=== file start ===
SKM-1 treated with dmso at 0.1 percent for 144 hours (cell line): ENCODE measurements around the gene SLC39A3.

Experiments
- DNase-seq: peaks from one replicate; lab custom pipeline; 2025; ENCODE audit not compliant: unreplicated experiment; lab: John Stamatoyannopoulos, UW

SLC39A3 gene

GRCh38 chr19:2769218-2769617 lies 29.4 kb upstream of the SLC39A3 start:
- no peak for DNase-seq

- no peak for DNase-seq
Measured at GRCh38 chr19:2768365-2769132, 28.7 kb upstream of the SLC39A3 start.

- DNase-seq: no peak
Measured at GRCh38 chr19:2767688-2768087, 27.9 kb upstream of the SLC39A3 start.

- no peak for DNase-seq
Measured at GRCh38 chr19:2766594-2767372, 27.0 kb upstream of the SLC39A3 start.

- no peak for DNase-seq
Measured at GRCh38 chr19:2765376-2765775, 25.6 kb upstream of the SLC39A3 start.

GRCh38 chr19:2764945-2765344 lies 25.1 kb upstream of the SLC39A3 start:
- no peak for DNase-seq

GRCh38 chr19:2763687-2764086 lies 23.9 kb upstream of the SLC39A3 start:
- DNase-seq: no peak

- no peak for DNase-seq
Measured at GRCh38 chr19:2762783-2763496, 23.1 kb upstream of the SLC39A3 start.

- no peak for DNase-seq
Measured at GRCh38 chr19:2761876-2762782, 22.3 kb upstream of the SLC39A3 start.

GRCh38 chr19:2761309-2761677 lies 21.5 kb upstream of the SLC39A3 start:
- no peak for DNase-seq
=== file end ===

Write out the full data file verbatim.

SKM-1 treated with dmso at 0.1 percent for 144 hours (cell line): ENCODE measurements around the gene SLC39A3.

Experiments
- DNase-seq: peaks from one replicate; lab custom pipeline; 2025; ENCODE audit not compliant: unreplicated experiment; lab: John Stamatoyannopoulos, UW

SLC39A3 gene

GRCh38 chr19:2769218-2769617 lies 29.4 kb upstream of the SLC39A3 start:
- no peak for DNase-seq

- no peak for DNase-seq
Measured at GRCh38 chr19:2768365-2769132, 28.7 kb upstream of the SLC39A3 start.

- DNase-seq: no peak
Measured at GRCh38 chr19:2767688-2768087, 27.9 kb upstream of the SLC39A3 start.

- no peak for DNase-seq
Measured at GRCh38 chr19:2766594-2767372, 27.0 kb upstream of the SLC39A3 start.

- no peak for DNase-seq
Measured at GRCh38 chr19:2765376-2765775, 25.6 kb upstream of the SLC39A3 start.

GRCh38 chr19:2764945-2765344 lies 25.1 kb upstream of the SLC39A3 start:
- no peak for DNase-seq

GRCh38 chr19:2763687-2764086 lies 23.9 kb upstream of the SLC39A3 start:
- DNase-seq: no peak

- no peak for DNase-seq
Measured at GRCh38 chr19:2762783-2763496, 23.1 kb upstream of the SLC39A3 start.

- no peak for DNase-seq
Measured at GRCh38 chr19:2761876-2762782, 22.3 kb upstream of the SLC39A3 start.

GRCh38 chr19:2761309-2761677 lies 21.5 kb upstream of the SLC39A3 start:
- no peak for DNase-seq